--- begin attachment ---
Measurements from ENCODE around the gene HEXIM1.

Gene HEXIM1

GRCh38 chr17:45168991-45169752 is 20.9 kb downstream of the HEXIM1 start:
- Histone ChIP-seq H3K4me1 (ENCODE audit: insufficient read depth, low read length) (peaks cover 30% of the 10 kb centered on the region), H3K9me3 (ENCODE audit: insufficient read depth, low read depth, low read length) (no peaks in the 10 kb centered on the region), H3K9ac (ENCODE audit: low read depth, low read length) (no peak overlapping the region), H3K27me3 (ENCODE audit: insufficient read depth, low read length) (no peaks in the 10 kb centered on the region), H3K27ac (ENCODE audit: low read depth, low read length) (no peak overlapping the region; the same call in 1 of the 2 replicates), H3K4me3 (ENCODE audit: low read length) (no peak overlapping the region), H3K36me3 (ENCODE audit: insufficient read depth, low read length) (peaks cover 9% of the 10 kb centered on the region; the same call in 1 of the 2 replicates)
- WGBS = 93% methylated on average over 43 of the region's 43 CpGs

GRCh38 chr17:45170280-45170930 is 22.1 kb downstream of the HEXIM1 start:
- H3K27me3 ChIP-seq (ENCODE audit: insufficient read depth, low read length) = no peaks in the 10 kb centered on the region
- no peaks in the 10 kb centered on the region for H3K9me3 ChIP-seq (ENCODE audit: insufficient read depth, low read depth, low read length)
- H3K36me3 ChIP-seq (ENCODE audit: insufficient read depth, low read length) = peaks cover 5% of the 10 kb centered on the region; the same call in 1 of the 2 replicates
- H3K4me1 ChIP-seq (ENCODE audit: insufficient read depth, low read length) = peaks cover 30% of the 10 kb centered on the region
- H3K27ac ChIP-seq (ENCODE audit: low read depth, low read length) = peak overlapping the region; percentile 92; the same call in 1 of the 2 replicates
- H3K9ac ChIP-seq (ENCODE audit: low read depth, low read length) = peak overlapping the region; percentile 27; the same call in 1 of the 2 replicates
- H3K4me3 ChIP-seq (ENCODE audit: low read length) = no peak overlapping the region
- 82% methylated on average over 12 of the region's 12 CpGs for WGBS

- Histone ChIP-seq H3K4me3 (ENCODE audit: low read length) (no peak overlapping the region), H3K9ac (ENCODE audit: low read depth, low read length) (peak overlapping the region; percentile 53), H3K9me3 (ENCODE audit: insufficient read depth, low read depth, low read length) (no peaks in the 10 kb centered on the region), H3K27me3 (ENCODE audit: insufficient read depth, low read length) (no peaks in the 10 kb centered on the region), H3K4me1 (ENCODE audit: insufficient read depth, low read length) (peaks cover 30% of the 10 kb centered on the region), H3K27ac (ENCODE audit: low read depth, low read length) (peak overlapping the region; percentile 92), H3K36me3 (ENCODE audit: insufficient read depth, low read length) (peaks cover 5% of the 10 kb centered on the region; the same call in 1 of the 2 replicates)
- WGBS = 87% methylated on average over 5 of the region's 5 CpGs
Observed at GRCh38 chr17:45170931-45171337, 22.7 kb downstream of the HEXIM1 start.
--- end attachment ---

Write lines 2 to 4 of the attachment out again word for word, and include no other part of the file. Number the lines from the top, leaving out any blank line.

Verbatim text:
Gene HEXIM1

GRCh38 chr17:45168991-45169752 is 20.9 kb downstream of the HEXIM1 start:
- Histone ChIP-seq H3K4me1 (ENCODE audit: insufficient read depth, low read length) (peaks cover 30% of the 10 kb centered on the region), H3K9me3 (ENCODE audit: insufficient read depth, low read depth, low read length) (no peaks in the 10 kb centered on the region), H3K9ac (ENCODE audit: low read depth, low read length) (no peak overlapping the region), H3K27me3 (ENCODE audit: insufficient read depth, low read length) (no peaks in the 10 kb centered on the region), H3K27ac (ENCODE audit: low read depth, low read length) (no peak overlapping the region; the same call in 1 of the 2 replicates), H3K4me3 (ENCODE audit: low read length) (no peak overlapping the region), H3K36me3 (ENCODE audit: insufficient read depth, low read length) (peaks cover 9% of the 10 kb centered on the region; the same call in 1 of the 2 replicates)